The unbelievably-named Protect America Act, which was rammed through both houses of Congress in the last hours of this year's legislative session, amends the Foreign Intelligence Surveillance Act to give the government the legal ability to do just about everything it has so far been doing illegally.
The Actpermits warrantless surveillance targeted at persons (even US citizens) reasonably believed to be located outside the US, which sounds like it legitimates what the government has been calling the Terrorist Surveillance Program. It also authorizes the government to secretly order communications service providers – phone companies, ISPs, email providers – to create back doors in their services to facilitate eavesdropping. Providers can appeal the orders to the secret FISA Court, but are immune from suit for participating. Those who refuse to comply can be held in contempt.
The Act also grandfathers in whatever current surveillance programs have received FISA Court approval. It's set to expire in six months, but programs authorized under the Act can last up to a year before needing re-authorization.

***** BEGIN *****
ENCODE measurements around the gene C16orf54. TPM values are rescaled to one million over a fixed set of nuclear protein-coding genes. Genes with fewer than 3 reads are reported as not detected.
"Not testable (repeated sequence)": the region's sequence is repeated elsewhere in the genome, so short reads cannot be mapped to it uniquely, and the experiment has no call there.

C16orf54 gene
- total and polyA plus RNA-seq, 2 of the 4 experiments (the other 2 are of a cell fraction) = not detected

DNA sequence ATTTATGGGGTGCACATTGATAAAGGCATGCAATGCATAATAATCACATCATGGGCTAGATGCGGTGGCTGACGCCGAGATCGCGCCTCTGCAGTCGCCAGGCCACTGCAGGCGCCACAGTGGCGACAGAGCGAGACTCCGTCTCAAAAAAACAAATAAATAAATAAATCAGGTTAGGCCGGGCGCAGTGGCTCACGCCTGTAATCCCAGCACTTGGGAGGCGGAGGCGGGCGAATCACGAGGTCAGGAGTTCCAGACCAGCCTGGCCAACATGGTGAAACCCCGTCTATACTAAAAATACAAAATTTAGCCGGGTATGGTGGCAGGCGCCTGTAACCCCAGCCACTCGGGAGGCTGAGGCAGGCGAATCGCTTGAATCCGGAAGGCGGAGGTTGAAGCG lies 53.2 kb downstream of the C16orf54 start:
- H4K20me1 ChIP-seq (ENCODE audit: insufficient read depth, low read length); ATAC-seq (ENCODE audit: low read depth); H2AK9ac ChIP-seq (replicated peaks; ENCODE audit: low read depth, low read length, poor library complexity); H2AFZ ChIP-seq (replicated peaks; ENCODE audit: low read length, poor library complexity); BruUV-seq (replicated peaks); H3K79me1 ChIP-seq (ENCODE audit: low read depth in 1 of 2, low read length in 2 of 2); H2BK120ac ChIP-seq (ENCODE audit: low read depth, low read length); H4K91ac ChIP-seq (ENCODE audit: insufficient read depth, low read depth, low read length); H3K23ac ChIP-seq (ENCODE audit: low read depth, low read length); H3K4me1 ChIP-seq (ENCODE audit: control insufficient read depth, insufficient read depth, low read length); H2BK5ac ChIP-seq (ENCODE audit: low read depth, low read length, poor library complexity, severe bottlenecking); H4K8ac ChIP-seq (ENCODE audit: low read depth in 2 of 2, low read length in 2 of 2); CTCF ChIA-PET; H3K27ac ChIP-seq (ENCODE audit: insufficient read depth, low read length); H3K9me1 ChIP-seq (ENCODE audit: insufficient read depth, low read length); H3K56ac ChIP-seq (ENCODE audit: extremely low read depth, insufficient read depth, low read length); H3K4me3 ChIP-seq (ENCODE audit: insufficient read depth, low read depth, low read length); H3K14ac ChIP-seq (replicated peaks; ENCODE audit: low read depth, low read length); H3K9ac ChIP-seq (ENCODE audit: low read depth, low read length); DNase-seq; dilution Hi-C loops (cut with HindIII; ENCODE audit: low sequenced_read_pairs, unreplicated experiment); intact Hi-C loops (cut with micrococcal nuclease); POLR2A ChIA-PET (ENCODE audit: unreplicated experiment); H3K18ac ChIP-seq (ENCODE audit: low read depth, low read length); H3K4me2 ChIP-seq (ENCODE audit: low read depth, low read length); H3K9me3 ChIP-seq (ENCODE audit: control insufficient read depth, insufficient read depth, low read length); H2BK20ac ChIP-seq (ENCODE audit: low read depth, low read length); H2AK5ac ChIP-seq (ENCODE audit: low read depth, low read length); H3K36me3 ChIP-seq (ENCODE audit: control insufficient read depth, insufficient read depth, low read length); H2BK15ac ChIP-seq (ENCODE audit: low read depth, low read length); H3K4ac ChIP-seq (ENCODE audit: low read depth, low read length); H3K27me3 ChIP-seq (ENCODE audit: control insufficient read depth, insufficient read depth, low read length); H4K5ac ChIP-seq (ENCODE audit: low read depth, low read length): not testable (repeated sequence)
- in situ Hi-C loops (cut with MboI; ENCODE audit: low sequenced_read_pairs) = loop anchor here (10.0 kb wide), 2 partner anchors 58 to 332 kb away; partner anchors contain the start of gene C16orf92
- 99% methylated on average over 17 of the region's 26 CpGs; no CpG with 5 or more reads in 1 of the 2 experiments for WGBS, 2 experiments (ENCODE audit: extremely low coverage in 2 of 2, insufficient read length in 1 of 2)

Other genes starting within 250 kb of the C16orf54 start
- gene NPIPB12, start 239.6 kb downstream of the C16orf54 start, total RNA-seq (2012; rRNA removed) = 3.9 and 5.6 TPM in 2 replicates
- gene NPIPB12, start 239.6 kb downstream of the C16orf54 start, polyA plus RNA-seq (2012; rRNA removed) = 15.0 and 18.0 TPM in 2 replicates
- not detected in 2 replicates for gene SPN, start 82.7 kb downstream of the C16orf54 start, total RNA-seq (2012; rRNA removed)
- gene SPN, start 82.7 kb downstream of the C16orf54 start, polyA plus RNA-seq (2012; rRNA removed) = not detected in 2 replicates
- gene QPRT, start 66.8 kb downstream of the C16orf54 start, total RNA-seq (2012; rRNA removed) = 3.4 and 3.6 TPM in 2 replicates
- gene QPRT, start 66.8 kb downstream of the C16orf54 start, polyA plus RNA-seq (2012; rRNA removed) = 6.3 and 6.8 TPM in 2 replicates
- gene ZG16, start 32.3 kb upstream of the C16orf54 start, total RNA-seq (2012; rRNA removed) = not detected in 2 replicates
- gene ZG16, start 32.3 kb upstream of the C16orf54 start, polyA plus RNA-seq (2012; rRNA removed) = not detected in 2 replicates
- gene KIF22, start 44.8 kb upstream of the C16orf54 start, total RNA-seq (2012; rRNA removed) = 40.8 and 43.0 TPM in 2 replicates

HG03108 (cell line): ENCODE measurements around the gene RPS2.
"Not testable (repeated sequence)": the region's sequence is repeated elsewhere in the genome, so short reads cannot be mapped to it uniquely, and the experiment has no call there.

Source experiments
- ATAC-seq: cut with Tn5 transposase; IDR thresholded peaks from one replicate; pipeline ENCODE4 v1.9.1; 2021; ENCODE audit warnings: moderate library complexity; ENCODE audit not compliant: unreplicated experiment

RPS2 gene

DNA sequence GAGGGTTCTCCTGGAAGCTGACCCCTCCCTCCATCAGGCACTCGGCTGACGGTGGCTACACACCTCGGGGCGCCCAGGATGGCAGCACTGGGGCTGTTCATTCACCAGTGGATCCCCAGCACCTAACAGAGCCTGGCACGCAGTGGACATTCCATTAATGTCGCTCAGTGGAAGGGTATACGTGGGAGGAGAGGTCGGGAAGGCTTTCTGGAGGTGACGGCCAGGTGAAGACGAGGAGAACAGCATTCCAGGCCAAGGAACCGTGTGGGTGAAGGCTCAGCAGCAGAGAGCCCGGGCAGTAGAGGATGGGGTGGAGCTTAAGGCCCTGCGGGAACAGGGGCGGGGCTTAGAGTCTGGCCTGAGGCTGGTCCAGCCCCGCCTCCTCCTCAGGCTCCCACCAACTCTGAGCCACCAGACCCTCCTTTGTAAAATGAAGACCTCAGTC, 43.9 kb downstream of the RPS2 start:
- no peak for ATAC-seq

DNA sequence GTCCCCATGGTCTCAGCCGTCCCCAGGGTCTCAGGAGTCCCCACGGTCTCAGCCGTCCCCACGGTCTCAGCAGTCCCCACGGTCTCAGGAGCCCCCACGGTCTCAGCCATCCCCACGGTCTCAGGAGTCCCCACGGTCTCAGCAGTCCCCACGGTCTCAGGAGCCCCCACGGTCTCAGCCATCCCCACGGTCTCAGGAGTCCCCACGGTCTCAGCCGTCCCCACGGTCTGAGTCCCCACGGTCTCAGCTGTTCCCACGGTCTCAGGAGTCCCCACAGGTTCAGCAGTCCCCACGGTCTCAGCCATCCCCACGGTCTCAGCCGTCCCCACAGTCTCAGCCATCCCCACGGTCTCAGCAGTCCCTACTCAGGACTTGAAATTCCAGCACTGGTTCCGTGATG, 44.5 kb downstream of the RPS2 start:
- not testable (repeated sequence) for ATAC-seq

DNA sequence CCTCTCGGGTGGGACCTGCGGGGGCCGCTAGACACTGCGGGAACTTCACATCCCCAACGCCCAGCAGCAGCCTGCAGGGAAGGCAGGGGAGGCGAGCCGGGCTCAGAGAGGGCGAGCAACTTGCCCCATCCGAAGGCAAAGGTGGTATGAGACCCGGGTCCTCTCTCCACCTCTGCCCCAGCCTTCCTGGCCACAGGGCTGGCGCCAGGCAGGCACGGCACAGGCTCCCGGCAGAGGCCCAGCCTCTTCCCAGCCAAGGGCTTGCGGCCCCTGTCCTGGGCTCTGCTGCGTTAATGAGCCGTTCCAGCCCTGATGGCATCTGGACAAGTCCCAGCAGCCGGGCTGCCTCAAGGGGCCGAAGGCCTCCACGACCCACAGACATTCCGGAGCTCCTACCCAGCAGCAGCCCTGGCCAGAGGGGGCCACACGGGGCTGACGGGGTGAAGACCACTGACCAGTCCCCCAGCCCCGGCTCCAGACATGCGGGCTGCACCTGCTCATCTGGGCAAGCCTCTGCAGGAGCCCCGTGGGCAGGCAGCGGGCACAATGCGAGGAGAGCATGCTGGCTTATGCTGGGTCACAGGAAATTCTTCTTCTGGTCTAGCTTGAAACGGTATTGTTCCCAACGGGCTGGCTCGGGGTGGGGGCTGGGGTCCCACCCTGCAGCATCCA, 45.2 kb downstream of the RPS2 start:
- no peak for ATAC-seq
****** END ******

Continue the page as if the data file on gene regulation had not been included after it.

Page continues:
Plus, the person responsible for submitting a twice-yearly report on surveillance abuses is the Attorney General, the same Alberto Gonzales who has already lied under oath to Congress about the existence of surveillance abuses.
Democrats had prepared their own bill, featuring oversight and limits on domestic spying. President “30% Approval” Bush threatened to veto it and then blame Democrats for the lack of a bill. Facing Republican accusations that without this bill, Washington D.C. would be hit by a terrorist attack in August, the Democratically-controlled congress passed the bill.